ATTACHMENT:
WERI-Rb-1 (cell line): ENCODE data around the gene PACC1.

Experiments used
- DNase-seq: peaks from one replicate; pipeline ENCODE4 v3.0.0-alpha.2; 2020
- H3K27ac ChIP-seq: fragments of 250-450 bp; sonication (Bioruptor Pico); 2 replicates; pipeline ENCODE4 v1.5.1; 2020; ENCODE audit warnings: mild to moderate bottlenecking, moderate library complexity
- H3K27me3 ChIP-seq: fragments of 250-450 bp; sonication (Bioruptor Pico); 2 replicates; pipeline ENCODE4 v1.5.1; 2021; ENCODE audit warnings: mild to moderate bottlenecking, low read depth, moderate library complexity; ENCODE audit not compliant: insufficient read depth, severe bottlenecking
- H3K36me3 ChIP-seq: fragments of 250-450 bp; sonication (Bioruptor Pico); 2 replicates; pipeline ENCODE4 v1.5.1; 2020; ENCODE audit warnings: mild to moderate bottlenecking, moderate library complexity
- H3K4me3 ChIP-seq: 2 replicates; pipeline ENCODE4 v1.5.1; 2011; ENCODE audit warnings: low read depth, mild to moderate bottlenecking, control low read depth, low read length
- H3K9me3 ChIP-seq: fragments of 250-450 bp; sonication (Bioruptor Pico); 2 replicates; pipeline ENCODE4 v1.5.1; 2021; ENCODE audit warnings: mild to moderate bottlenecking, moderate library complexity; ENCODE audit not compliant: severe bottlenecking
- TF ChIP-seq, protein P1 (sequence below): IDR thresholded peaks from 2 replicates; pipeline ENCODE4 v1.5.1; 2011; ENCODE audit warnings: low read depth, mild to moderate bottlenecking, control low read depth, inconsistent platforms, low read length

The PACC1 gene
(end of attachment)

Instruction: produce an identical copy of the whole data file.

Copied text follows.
WERI-Rb-1 (cell line): ENCODE data around the gene PACC1.

Experiments used
- DNase-seq: peaks from one replicate; pipeline ENCODE4 v3.0.0-alpha.2; 2020
- H3K27ac ChIP-seq: fragments of 250-450 bp; sonication (Bioruptor Pico); 2 replicates; pipeline ENCODE4 v1.5.1; 2020; ENCODE audit warnings: mild to moderate bottlenecking, moderate library complexity
- H3K27me3 ChIP-seq: fragments of 250-450 bp; sonication (Bioruptor Pico); 2 replicates; pipeline ENCODE4 v1.5.1; 2021; ENCODE audit warnings: mild to moderate bottlenecking, low read depth, moderate library complexity; ENCODE audit not compliant: insufficient read depth, severe bottlenecking
- H3K36me3 ChIP-seq: fragments of 250-450 bp; sonication (Bioruptor Pico); 2 replicates; pipeline ENCODE4 v1.5.1; 2020; ENCODE audit warnings: mild to moderate bottlenecking, moderate library complexity
- H3K4me3 ChIP-seq: 2 replicates; pipeline ENCODE4 v1.5.1; 2011; ENCODE audit warnings: low read depth, mild to moderate bottlenecking, control low read depth, low read length
- H3K9me3 ChIP-seq: fragments of 250-450 bp; sonication (Bioruptor Pico); 2 replicates; pipeline ENCODE4 v1.5.1; 2021; ENCODE audit warnings: mild to moderate bottlenecking, moderate library complexity; ENCODE audit not compliant: severe bottlenecking
- TF ChIP-seq, protein P1 (sequence below): IDR thresholded peaks from 2 replicates; pipeline ENCODE4 v1.5.1; 2011; ENCODE audit warnings: low read depth, mild to moderate bottlenecking, control low read depth, inconsistent platforms, low read length

The PACC1 gene